Dear Listeners, my good Brothers and Sisters, please check out my other blogs from time to time. They are:

Doctor Hakeem: African-American Commentaries

and

Word-to-Word: A Comparative Study of the Bible and the Qur’an

Thanks.

Take it easy.

Brother Lester

Yaum-ul-Khamees (“Thor’s Day”), 8 Dhul-Hijjah 1435 (October 2, 2014) — Antonin Dvorak’s Symphony No. 9 (“From the New World”) (symphony postponed for two weeks / archived program will be broadcast instead)

Posted in Programming by Lester Knibbs on the September 25th, 2014

In the Spirit of the Gracious and Compassionate
Creator of the Heavens and the Earth

As-Salaam alaikum! Peace!

Our Music Our Selves is an exploration of the symphonic structure and message of the Qur’an and an exploration of the symphonic structure and message of our serious music, and of the role of both in shaping our human history and identity.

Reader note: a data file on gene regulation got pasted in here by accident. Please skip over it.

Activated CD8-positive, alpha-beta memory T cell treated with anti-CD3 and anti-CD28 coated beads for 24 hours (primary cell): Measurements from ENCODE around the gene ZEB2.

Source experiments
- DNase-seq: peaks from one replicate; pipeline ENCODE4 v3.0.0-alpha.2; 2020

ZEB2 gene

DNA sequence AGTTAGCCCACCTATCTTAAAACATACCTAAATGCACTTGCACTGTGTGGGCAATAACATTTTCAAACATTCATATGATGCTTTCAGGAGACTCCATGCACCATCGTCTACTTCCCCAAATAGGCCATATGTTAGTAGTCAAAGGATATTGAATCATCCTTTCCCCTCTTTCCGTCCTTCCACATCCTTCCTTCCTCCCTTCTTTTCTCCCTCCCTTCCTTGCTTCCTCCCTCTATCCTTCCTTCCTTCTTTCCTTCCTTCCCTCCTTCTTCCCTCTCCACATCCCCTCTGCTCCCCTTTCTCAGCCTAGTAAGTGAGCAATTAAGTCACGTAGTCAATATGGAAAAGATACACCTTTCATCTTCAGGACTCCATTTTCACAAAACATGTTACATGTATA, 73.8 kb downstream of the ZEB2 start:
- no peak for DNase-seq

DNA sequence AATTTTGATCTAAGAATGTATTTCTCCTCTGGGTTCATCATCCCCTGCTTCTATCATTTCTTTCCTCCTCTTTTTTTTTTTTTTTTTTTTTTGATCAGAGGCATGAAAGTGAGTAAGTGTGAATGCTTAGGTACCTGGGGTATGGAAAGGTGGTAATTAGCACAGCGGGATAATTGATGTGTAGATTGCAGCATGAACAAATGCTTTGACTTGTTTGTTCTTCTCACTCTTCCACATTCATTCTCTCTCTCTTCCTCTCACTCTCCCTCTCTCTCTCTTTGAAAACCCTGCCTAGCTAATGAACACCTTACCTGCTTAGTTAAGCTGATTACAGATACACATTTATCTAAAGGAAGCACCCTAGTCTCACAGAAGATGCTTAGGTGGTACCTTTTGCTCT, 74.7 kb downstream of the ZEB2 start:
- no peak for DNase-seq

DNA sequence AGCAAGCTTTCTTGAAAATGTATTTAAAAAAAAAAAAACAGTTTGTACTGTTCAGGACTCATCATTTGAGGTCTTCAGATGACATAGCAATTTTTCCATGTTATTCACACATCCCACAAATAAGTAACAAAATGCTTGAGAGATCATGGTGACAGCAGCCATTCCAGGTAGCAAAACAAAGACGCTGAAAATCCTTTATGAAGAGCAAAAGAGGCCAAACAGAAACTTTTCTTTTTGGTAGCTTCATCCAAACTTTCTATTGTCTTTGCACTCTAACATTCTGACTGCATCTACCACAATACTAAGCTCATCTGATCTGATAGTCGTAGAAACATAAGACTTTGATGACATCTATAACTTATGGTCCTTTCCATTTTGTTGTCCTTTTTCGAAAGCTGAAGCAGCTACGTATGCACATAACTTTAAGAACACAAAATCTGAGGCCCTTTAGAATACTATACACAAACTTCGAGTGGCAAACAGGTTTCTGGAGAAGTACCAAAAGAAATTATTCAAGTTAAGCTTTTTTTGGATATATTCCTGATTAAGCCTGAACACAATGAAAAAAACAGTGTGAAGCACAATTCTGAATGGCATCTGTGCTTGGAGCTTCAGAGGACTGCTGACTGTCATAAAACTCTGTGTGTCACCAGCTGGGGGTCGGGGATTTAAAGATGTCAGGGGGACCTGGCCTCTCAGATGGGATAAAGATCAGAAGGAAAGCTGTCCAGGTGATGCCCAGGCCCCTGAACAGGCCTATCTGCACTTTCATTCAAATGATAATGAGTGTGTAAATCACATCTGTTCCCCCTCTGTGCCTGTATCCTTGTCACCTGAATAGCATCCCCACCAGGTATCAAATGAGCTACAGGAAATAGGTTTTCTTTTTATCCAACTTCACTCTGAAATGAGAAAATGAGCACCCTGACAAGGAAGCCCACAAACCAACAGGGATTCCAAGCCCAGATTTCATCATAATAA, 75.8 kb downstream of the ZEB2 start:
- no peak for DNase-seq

We ask and attempt to answer the questions, Who are we? What are we? and What will we become? Our mission is a mission of healing, a sacred jihaad, to overcome the damaging effects of over two thousand years of religious lies which enslave the vast majority of human beings, and to overcome, as well, the damaging effects of the Middle Passage, the centuries of terroristic exploitation and oppression, and the generations of self-perpetuating self-destruction which continue to afflict the African American people. This program is not entertainment; it is struggle, healing, and change.